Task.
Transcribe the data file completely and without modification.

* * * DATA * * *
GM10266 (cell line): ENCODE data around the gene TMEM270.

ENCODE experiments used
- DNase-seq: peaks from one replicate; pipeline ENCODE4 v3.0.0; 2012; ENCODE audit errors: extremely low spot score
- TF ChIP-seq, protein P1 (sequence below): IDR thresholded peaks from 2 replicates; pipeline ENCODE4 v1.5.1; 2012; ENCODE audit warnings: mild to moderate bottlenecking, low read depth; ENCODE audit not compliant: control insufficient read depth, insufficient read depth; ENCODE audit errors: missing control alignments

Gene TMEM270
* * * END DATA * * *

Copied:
GM10266 (cell line): ENCODE data around the gene TMEM270.

ENCODE experiments used
- DNase-seq: peaks from one replicate; pipeline ENCODE4 v3.0.0; 2012; ENCODE audit errors: extremely low spot score
- TF ChIP-seq, protein P1 (sequence below): IDR thresholded peaks from 2 replicates; pipeline ENCODE4 v1.5.1; 2012; ENCODE audit warnings: mild to moderate bottlenecking, low read depth; ENCODE audit not compliant: control insufficient read depth, insufficient read depth; ENCODE audit errors: missing control alignments

Gene TMEM270